Designing for commuters

'Making car ownership unnecessary', this was the mission statement given by Logan Green at this year's SXSW when asked about Lyft's mission and how different it is from Uber's. The question, Logan says, is what are we making to improve public transport in general. 


As a UX designer and someone who grew up in a city with bad public transport, I feel strongly about the impact this type of systems have in people's quality of lives. In cities like Bogota, Sao Paulo and Mexico City where the average commuter spends 4 hours surrounded by traffic jams, pollution, bumpy roads and unreliable time tables it's evident for a UX designer there are some serious pain points here. 


So when a company like Lyft says its mission is to make car ownership obsolete it gives me some hope that some of its $2.5 billions valuation is going to start solving the problems that are a reality for so many users. 


But this problem isn't unique to developing countries. My experience of staying in the outskirts of Austin during SXSW has been eye opening. My first morning at my (very hard to find) AirB&B accommodation started by checking the best way to get to downtown Austin using public transport. According to GoogleMaps there was a bus stop nearby showing a convenient timetable so I decided to take the bus, and got to the stop (picture below) around 5 minutes before my bus was scheduled. I waited, and waited thinking the bus would never arrive, and I just kept wondering if I was brave enough to hitchhike on my own. I probably waited for about 10 minutes before the bus arrived, which was actually better than I expected, however during that time I couldn't stop thinking on the irony of this commute. After all I was going to one of the biggest technology, business and forward thinking events in the world.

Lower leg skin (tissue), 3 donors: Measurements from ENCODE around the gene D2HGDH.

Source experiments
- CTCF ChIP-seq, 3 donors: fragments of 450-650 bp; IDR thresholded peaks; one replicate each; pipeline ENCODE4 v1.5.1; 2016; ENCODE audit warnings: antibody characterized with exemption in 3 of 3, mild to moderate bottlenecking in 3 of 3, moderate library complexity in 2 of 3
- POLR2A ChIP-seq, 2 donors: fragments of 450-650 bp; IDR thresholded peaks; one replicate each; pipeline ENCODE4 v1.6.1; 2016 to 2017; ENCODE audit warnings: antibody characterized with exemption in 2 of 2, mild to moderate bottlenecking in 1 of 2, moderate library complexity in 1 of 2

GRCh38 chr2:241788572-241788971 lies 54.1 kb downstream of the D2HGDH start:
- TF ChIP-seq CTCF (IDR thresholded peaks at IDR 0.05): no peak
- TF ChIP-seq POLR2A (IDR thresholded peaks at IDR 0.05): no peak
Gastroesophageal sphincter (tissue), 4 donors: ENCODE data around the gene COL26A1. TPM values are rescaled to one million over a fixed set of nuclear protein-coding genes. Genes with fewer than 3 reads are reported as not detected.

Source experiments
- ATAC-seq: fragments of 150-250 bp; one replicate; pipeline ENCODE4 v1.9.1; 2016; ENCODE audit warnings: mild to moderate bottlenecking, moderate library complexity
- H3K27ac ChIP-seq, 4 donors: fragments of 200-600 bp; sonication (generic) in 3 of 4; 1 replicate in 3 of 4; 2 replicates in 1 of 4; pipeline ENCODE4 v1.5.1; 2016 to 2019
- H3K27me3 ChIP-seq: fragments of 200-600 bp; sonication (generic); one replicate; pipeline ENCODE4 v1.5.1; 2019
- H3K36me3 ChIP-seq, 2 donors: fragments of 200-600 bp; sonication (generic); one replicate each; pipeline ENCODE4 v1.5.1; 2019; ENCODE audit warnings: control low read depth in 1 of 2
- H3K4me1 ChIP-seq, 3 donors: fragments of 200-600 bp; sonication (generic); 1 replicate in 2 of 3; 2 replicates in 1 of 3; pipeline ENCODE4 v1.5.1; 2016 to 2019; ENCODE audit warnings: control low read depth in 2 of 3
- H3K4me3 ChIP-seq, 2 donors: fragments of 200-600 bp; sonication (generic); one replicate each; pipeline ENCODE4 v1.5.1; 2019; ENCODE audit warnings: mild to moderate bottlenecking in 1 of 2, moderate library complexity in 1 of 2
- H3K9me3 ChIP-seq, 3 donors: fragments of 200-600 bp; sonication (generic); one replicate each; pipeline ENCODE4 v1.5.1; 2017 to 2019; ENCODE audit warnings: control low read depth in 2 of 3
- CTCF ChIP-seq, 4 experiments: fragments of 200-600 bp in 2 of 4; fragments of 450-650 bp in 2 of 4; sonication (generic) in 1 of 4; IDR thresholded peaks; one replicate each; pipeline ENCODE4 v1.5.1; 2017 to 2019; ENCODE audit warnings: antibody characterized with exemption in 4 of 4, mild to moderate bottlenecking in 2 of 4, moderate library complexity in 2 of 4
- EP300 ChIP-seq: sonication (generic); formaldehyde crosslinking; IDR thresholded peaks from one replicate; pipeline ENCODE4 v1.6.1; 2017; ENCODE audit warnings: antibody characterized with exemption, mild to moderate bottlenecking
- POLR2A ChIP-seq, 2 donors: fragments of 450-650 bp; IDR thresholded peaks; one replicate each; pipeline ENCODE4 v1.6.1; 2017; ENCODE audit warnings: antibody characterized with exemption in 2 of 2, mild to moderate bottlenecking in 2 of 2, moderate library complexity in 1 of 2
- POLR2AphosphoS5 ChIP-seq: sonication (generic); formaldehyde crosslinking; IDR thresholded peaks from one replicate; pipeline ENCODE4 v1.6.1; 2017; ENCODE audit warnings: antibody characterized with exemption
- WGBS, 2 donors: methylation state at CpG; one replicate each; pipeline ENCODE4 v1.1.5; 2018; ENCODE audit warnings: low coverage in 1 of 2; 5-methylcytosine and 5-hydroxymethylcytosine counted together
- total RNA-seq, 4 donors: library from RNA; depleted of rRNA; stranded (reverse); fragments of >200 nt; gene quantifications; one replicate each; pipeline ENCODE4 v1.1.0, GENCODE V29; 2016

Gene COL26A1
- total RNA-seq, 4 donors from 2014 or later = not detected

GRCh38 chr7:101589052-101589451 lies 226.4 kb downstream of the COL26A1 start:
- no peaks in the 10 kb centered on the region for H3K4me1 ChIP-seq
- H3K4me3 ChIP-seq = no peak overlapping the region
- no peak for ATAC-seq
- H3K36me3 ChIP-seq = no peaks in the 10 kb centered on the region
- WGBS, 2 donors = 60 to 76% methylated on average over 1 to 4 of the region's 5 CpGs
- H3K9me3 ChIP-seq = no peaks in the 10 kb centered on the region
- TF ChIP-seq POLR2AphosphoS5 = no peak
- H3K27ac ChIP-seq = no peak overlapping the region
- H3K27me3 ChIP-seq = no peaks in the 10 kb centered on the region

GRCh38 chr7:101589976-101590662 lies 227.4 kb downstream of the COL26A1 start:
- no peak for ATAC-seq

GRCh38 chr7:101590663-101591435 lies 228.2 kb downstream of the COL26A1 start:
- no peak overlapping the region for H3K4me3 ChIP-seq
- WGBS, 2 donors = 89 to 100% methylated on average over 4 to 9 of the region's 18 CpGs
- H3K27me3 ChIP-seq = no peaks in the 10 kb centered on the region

My commute to this year's SXSW from one of the few AirB&B accommodation for the 2015 event.

My commute to this year's SXSW from one of the few AirB&B accommodation for the 2015 event.

Once inside the bus things didn't feel any better, instead it was another awakening to poor America right in the heart of "the fastest growing city in the country" as all its friendly citizens kept telling me.  It might sounds like an isolated bad experience but I'm sure I haven't been the first person disappointed by an unreliable old bus or expensive inter-city train in America. No wonder why everyone wants to buy a car here. And a very large one. 


So after visiting Austin I kept thinking when are Americans and for that matter the tech industry going to do something about their transport system. 


I once heard from a European visiting Bogota that he didn't understand why people in this city didn't protest against these conditions. Brazil held protests before the Olympics and little has changed since. Lack of funds and corruption is definitely part of the problem, but so is citizen's expectations of public transport systems in general.


Trains in Zurich:

Trains in Zurich:

It was great to hear that the origins of Lyft were influenced by Logan's experience travelling in Zimbabwe where he saw locals sharing minivan taxis. However translating this example to the American market and the tech industry represents a bigger questions around a culture that has grown to be defined by cars and money.